In a cautionary tale for users of social-networking sites, a California man has admitted using personal information he gleaned from Facebook to hack into women's e-mail accounts, then send nude pictures of them to everyone in their address book.
The California attorney general's office said Friday that George Bronk, 23, commandeered the e-mail accounts of dozens of women in the United States and England. He then scanned the women's "sent" folders for nude and seminude photos and videos, and forwarded any he found to all the women's contacts, prosecutors said.
Bronk coerced one woman into sending him more explicit photographs by threatening to distribute the pictures he already had. One victim told authorities the intrusion felt like "virtual rape."
Bronk, who lives in the Sacramento suburb of Citrus Heights, pleaded guilty Thursday to seven felonies in Sacramento County Superior Court, including computer intrusion, false impersonation and possession of child pornography.
Prosecutors are seeking a six-year prison term when Bronk returns for a sentencing evaluation March 10.
His attorney, Monica Lynch of Roseville, called her client a "23-year-old boy going on 15."
"He's accepted full responsibility. It's a tragic situation," she said.
Lynch said she will argue for less than a six-year sentence.
Prosecutors said Bronk would scan women's Facebook accounts looking for those who posted their e-mail addresses. He would then study their Facebook postings to learn the answers to common security questions like their favorite color or father's middle name.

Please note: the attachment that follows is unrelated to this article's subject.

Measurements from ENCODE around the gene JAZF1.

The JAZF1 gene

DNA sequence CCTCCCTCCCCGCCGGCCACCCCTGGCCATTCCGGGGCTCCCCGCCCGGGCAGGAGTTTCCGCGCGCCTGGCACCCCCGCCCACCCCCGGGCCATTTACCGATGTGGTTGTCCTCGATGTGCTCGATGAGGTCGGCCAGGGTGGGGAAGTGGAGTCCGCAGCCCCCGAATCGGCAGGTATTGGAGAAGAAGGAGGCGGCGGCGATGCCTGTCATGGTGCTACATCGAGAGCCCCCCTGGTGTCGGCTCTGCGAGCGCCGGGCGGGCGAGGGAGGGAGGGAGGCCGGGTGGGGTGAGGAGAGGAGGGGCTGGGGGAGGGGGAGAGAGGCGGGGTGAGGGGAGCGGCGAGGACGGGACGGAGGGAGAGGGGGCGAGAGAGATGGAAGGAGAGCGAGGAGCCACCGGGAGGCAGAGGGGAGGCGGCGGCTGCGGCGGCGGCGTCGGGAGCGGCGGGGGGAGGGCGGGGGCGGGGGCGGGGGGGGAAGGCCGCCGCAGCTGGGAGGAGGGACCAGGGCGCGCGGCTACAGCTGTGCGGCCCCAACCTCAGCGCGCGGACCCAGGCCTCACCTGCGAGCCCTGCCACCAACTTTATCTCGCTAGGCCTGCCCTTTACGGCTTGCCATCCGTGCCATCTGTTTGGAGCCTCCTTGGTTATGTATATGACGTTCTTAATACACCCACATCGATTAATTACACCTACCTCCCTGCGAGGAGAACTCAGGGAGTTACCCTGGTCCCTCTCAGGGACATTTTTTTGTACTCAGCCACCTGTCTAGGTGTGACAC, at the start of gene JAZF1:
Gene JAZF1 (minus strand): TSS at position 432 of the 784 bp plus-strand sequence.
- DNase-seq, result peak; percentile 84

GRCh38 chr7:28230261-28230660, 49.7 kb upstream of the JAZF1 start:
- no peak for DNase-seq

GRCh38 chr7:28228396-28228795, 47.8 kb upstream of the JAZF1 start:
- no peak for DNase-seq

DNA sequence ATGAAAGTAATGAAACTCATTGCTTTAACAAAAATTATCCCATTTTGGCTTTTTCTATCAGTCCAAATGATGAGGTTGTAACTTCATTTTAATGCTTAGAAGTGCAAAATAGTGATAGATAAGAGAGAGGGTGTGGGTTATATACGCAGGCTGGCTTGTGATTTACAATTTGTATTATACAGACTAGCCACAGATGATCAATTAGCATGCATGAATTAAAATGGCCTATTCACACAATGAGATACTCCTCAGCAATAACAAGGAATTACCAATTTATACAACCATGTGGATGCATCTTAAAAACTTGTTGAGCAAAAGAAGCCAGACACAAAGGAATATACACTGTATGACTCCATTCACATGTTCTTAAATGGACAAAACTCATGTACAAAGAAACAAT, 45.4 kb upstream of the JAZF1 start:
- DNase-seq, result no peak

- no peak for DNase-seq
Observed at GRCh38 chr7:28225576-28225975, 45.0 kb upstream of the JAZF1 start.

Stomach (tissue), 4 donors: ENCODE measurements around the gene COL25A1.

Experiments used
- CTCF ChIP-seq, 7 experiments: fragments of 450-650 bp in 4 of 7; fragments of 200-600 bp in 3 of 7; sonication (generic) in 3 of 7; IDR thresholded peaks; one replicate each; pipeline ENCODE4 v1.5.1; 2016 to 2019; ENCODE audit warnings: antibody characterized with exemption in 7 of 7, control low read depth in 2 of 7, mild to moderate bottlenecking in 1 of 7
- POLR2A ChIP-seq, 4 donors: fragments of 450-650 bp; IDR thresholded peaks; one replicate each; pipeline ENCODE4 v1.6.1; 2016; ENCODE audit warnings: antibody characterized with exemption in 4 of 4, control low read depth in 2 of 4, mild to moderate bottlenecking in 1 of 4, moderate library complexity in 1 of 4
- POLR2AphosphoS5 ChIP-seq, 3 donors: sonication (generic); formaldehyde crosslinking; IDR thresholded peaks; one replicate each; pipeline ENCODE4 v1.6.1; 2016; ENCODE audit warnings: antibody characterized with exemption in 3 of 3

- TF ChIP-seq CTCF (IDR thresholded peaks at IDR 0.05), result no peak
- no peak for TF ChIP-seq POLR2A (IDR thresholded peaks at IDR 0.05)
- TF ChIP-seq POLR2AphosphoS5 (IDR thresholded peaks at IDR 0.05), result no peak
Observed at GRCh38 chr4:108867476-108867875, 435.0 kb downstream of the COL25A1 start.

He contacted the women's e-mail providers and used the information to gain control of their accounts. He also often gained control of their Facebook accounts by hijacking their passwords, then posted compromising photographs on their Facebook pages and other Internet sites.
"This case highlights the fact that anyone with an e-mail account is vulnerable to identity theft," Attorney General Kamala Harris said in a statement announcing Bronk's guilty plea.
Investigators found 172 e-mail files containing explicit photographs of women when they searched Bronk's computer in September, according to a court affidavit. They were able to track his victims to England, Washington, D.C., and 17 states.
"He is a sick individual," said Danielle Piscak, 22, of Parkland, Wash., one of Bronk's victims.
Piscak said one of her friends alerted her that nude photographs she had sent privately to her husband were posted on her Facebook page last fall. Facebook removed the photos the next day.
"I have a network of like 1,500 people, so they all saw my pictures. So my graduating class of 2007 saw that. I'm in the military, so all my army friends saw that," Piscak said. She had to explain the embarrassing situation to her family and husband, from whom she is separated.
Piscak used a different e-mail account to contact the person who had hacked her page.
"I said, 'Why are you doing this?' and he said, 'Because it's funny,' " Piscak said in a telephone interview.